‘Renca plays and learns as a community’ already impacts the lives of parents and students
Ana is 38 years old, Victor is 24, and Sonia is 53. The three have something in common: they accompany their children to the Third Interschool Date of this project executed by Fútbol Más, which seeks to impact the school life of 14 schools in Renca. “The fact that men and women can learn to regulate their strength on the football field in one of the things that I see as a great contribution that will impact my daughter’s life,” says Sonia.
Ana Romero, Christopher Garrido, and Sonia Pizarro decided to take Saturday afternoon off. The best excuse to leave everything aside at house is to accompany their daughters, who form part of ‘Renca plays and learns as a community’, project in the school division of Fútbol Más that seeks to impact 14 public schools in that municipality, regarding school life, using football and other activities as a tool.
“I wanted my daughter to do physical activity and leave the cellphone to the side. It was very necessary to have a space where she could play sports, but in the end I realized that she has learned more things than just leading a more active life. I see her talking about how to deal with peers and how to deal with children,” says Ana, mother of Angela Bahamondes, who is 10 years old and a student at the Juana de Lestonac School.
One of the most important components of this initiative, which is promoted by Coca Cola Andina and the Municipality of Renca, is that the games and football serve as excuses to generate learning processes around issues such as: gender equality, the rights of children, citizen participation, among others.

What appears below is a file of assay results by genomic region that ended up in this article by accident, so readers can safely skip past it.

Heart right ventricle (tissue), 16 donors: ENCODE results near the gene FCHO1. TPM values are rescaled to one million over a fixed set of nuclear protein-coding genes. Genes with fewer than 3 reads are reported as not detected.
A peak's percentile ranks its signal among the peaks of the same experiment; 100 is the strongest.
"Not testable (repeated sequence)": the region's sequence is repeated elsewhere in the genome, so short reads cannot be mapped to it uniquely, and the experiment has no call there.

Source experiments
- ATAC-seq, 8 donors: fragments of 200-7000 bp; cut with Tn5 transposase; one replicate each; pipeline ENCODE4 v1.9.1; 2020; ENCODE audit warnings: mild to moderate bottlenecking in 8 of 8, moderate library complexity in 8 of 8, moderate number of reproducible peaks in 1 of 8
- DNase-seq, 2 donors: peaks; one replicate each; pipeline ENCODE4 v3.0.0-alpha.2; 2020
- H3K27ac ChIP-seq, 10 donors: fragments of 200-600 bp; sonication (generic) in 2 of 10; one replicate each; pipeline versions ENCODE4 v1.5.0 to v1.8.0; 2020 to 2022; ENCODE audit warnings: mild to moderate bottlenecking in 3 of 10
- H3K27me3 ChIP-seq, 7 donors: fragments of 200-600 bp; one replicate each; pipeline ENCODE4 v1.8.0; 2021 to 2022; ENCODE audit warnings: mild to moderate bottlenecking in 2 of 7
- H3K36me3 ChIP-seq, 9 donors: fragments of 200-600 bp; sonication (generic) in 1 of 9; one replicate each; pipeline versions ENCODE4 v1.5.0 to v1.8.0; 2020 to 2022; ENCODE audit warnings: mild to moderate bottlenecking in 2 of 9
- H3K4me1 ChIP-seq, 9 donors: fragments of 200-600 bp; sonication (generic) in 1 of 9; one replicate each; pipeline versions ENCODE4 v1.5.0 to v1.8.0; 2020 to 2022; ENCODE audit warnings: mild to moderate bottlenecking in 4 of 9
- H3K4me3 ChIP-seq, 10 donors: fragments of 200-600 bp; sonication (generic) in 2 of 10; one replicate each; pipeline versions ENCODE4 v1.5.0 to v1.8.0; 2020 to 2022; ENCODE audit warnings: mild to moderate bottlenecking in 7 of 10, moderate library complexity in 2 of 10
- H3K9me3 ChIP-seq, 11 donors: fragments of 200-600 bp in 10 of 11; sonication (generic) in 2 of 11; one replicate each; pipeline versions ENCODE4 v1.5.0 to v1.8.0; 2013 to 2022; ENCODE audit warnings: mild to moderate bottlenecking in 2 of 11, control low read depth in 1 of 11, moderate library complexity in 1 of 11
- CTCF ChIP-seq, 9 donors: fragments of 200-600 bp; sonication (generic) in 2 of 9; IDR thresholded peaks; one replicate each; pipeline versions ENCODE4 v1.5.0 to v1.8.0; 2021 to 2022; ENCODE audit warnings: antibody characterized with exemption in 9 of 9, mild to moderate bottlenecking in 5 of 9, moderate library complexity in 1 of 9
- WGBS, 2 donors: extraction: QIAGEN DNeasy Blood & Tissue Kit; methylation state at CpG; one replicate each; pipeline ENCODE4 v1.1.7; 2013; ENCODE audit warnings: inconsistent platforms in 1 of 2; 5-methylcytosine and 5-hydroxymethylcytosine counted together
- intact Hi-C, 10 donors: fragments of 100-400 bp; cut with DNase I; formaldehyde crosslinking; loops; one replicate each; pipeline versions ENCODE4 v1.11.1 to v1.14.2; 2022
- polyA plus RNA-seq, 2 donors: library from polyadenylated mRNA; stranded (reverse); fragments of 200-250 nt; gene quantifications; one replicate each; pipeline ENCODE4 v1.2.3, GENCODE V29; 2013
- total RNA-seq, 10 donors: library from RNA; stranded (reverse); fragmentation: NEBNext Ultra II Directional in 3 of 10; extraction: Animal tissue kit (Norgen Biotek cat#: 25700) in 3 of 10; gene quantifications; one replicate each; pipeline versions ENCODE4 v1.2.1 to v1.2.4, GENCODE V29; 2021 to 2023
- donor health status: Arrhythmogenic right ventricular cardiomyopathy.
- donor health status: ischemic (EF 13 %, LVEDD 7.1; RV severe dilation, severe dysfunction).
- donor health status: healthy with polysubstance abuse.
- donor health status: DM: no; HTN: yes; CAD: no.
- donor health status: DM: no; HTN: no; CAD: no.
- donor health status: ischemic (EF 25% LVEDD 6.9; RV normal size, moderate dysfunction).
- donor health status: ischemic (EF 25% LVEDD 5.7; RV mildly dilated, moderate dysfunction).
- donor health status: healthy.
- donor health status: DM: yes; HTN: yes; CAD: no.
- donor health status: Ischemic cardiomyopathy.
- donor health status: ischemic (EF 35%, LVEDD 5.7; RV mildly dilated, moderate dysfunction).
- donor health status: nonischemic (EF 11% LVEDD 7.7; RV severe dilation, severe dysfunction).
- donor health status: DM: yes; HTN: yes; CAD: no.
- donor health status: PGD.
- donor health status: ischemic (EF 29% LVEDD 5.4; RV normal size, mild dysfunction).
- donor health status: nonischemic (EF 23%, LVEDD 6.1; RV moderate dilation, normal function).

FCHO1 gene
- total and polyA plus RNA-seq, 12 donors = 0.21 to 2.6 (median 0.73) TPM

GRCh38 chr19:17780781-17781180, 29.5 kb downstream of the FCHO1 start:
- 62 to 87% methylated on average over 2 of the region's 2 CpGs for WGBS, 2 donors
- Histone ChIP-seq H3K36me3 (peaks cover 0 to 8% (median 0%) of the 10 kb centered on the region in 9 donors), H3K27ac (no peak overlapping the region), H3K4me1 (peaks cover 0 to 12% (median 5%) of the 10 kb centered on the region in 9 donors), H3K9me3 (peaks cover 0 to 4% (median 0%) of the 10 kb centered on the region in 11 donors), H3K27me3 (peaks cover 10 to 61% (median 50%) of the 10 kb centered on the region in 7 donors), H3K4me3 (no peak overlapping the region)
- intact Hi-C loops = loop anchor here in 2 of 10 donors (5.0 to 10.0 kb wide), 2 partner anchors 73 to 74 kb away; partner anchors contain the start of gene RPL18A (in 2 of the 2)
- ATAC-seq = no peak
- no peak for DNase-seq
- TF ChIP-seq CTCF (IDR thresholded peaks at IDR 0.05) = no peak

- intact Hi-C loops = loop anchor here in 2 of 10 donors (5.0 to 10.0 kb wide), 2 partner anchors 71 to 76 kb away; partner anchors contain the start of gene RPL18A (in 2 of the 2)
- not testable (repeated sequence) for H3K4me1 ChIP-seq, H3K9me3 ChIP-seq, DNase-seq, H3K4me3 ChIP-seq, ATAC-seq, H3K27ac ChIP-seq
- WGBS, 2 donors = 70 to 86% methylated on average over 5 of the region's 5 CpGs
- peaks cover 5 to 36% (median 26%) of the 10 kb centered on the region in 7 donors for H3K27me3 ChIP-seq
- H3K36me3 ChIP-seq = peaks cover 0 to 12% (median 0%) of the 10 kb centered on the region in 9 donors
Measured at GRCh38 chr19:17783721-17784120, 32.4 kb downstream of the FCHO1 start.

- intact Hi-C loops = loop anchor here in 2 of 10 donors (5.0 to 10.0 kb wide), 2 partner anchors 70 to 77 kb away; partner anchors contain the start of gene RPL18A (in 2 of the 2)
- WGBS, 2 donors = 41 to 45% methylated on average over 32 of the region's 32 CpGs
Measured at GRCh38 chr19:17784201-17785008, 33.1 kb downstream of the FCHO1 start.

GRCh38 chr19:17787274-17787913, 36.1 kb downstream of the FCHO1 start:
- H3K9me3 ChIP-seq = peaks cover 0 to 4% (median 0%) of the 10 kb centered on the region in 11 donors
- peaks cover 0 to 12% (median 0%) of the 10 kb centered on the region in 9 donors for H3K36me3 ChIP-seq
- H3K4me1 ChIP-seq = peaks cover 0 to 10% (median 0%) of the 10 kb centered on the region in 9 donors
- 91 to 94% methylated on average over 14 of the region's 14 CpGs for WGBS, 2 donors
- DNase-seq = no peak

Among the most important components of the project is the search for improvements in school attendance, one of the major problems in educational establishments, and in which sports can be a positive tool for articulating improvements among boys, girls, young people, parents, attorneys, professors, and managers.
“She wanted to play sports and was interested in participating. Now I see, that she has learned more than just knowing how to play. I feel that she has made important advances in the form of relating to others, and this makes me happy. Her father, brother, and I accompany her on the weekends,” says Sonia Pizarro, mother of Antonia. And although a large percentage of the commitment of children comes from the work and effort the mothers or the heads of household have put into the program, there are cases like that of Christopher Garrido, who accompanies his 11 year old daughter to every inter-school date, to encourage and invite her to dream of a better relationship with her peers.
“I think that sometimes you need to worry about the internal coexistence in the classrooms, and children spend it on their cellphones which also affects the atmosphere,” says Christopher, who comments that his daughter was shyer and socialized little before. “It was difficult for her to make friends, and now I see that she already has a circle which with she relates and I think that is positive,” he reaffirms.
Felipe San Martín, professor of physical education, and Natalia Yáñez, social worker, who share the work as program coordinators of this project, share the vision that it is necessary to continue reinforcing the themes associated with coexistence such as respect for diversity, the rights of childhood, among others. “I think the most important thing is that we give children the space they need to express themselves and to live relevant experiences for their learning,” says Natalia.
If you want to know more about the launch of “Renca plays and learns as a community” held in April of this year:
9 de July de 2019
4 de April de 2019